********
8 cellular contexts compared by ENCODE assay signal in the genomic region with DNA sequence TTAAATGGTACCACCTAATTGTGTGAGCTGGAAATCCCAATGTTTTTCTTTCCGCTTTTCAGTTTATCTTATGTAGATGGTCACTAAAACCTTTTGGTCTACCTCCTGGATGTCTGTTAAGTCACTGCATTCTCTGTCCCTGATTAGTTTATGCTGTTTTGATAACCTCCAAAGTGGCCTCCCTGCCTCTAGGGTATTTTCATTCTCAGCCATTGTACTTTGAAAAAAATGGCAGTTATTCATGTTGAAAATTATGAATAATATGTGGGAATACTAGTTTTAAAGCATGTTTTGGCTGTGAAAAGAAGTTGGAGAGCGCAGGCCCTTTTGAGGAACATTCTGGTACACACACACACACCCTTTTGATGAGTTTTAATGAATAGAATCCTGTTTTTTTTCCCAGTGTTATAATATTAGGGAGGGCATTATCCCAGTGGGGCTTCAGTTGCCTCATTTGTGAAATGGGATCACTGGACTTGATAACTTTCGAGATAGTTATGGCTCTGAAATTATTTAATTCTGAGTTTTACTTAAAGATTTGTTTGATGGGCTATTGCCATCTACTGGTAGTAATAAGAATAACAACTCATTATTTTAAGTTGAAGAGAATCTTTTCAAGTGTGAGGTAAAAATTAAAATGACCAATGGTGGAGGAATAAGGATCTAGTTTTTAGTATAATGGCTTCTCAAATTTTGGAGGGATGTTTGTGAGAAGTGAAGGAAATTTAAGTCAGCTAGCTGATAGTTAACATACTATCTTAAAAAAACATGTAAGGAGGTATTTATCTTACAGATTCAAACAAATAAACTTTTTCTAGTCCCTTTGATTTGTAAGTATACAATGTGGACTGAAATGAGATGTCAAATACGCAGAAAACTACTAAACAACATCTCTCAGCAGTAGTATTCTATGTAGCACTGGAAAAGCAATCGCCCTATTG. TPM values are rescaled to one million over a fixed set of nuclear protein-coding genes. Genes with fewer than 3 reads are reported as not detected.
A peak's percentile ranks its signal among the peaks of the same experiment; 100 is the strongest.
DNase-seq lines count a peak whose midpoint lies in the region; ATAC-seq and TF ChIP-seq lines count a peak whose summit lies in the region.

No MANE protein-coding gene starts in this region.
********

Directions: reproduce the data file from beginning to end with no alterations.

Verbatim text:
8 cellular contexts compared by ENCODE assay signal in the genomic region with DNA sequence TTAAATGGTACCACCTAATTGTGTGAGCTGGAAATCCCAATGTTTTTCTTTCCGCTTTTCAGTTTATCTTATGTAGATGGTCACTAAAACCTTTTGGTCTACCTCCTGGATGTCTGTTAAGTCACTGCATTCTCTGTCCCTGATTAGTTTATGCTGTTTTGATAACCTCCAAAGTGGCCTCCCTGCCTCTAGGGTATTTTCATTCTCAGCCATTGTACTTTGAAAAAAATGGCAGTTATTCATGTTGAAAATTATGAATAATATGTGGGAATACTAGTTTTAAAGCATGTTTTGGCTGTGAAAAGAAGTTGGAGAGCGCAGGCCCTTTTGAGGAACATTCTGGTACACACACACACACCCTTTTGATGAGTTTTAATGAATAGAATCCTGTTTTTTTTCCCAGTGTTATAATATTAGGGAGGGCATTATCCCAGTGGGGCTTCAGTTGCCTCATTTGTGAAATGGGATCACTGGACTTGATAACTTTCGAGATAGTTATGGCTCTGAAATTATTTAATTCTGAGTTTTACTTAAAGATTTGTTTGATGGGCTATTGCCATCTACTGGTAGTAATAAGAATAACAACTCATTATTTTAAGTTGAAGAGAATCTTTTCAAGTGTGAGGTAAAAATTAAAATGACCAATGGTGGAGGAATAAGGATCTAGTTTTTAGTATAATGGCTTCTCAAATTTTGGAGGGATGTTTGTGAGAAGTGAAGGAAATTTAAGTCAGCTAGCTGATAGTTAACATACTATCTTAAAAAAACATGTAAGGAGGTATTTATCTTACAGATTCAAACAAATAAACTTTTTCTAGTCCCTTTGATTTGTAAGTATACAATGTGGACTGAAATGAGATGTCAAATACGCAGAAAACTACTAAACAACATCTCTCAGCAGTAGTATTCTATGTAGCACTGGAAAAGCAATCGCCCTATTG. TPM values are rescaled to one million over a fixed set of nuclear protein-coding genes. Genes with fewer than 3 reads are reported as not detected.
A peak's percentile ranks its signal among the peaks of the same experiment; 100 is the strongest.
DNase-seq lines count a peak whose midpoint lies in the region; ATAC-seq and TF ChIP-seq lines count a peak whose summit lies in the region.

No MANE protein-coding gene starts in this region.